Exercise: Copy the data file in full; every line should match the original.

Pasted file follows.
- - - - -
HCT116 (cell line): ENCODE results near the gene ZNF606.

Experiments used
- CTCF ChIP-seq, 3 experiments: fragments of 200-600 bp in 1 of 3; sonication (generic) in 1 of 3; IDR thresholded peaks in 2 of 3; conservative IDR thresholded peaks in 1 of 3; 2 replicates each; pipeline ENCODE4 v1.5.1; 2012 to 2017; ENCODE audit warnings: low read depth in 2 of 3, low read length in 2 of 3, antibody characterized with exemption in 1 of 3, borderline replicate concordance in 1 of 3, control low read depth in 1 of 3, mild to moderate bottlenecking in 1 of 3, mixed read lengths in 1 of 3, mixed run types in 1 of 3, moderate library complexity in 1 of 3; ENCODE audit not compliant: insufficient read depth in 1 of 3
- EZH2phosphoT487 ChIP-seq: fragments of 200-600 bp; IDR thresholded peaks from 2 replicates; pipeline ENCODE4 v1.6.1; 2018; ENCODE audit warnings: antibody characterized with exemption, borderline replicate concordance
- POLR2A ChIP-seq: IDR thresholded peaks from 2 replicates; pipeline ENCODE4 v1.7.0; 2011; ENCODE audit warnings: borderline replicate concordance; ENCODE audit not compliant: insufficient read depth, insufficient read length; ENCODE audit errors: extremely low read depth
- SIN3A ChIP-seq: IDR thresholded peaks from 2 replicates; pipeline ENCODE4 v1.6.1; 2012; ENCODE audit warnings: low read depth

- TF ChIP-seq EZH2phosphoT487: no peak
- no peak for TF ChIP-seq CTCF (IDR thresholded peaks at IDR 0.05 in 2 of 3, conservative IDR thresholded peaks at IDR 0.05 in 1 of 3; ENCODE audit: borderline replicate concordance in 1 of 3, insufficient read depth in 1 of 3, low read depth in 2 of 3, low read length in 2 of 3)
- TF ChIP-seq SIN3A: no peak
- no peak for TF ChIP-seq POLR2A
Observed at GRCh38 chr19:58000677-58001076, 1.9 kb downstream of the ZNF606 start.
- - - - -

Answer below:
HCT116 (cell line): ENCODE results near the gene ZNF606.

Experiments used
- CTCF ChIP-seq, 3 experiments: fragments of 200-600 bp in 1 of 3; sonication (generic) in 1 of 3; IDR thresholded peaks in 2 of 3; conservative IDR thresholded peaks in 1 of 3; 2 replicates each; pipeline ENCODE4 v1.5.1; 2012 to 2017; ENCODE audit warnings: low read depth in 2 of 3, low read length in 2 of 3, antibody characterized with exemption in 1 of 3, borderline replicate concordance in 1 of 3, control low read depth in 1 of 3, mild to moderate bottlenecking in 1 of 3, mixed read lengths in 1 of 3, mixed run types in 1 of 3, moderate library complexity in 1 of 3; ENCODE audit not compliant: insufficient read depth in 1 of 3
- EZH2phosphoT487 ChIP-seq: fragments of 200-600 bp; IDR thresholded peaks from 2 replicates; pipeline ENCODE4 v1.6.1; 2018; ENCODE audit warnings: antibody characterized with exemption, borderline replicate concordance
- POLR2A ChIP-seq: IDR thresholded peaks from 2 replicates; pipeline ENCODE4 v1.7.0; 2011; ENCODE audit warnings: borderline replicate concordance; ENCODE audit not compliant: insufficient read depth, insufficient read length; ENCODE audit errors: extremely low read depth
- SIN3A ChIP-seq: IDR thresholded peaks from 2 replicates; pipeline ENCODE4 v1.6.1; 2012; ENCODE audit warnings: low read depth

- TF ChIP-seq EZH2phosphoT487: no peak
- no peak for TF ChIP-seq CTCF (IDR thresholded peaks at IDR 0.05 in 2 of 3, conservative IDR thresholded peaks at IDR 0.05 in 1 of 3; ENCODE audit: borderline replicate concordance in 1 of 3, insufficient read depth in 1 of 3, low read depth in 2 of 3, low read length in 2 of 3)
- TF ChIP-seq SIN3A: no peak
- no peak for TF ChIP-seq POLR2A
Observed at GRCh38 chr19:58000677-58001076, 1.9 kb downstream of the ZNF606 start.